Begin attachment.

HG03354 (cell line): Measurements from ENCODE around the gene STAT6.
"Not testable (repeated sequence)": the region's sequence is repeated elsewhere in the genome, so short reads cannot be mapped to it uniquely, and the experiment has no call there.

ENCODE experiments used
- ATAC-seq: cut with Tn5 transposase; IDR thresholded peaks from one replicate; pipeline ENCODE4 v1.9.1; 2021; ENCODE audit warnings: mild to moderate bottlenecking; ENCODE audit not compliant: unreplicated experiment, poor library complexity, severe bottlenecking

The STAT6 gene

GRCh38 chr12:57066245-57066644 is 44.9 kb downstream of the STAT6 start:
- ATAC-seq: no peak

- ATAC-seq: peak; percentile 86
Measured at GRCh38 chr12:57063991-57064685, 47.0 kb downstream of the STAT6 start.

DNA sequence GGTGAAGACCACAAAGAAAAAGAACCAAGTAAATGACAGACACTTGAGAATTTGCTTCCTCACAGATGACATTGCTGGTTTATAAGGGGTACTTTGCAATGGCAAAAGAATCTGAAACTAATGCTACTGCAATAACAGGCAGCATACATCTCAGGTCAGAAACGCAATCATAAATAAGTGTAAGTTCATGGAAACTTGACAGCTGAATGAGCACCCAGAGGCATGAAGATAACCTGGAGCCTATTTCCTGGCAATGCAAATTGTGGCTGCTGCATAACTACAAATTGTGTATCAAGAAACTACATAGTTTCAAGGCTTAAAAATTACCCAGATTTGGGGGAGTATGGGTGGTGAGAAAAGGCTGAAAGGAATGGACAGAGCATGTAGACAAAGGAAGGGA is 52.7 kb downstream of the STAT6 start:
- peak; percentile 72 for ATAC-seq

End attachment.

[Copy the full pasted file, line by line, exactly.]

HG03354 (cell line): Measurements from ENCODE around the gene STAT6.
"Not testable (repeated sequence)": the region's sequence is repeated elsewhere in the genome, so short reads cannot be mapped to it uniquely, and the experiment has no call there.

ENCODE experiments used
- ATAC-seq: cut with Tn5 transposase; IDR thresholded peaks from one replicate; pipeline ENCODE4 v1.9.1; 2021; ENCODE audit warnings: mild to moderate bottlenecking; ENCODE audit not compliant: unreplicated experiment, poor library complexity, severe bottlenecking

The STAT6 gene

GRCh38 chr12:57066245-57066644 is 44.9 kb downstream of the STAT6 start:
- ATAC-seq: no peak

- ATAC-seq: peak; percentile 86
Measured at GRCh38 chr12:57063991-57064685, 47.0 kb downstream of the STAT6 start.

DNA sequence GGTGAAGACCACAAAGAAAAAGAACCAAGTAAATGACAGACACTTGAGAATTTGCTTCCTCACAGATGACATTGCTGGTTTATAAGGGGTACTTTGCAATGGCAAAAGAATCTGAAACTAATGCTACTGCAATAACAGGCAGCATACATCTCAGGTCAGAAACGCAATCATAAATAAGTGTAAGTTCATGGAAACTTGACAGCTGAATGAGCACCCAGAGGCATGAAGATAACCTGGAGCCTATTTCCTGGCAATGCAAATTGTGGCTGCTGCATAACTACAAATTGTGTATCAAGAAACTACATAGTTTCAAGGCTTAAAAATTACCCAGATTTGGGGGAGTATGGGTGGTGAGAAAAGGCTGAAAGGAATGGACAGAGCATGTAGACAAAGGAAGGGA is 52.7 kb downstream of the STAT6 start:
- peak; percentile 72 for ATAC-seq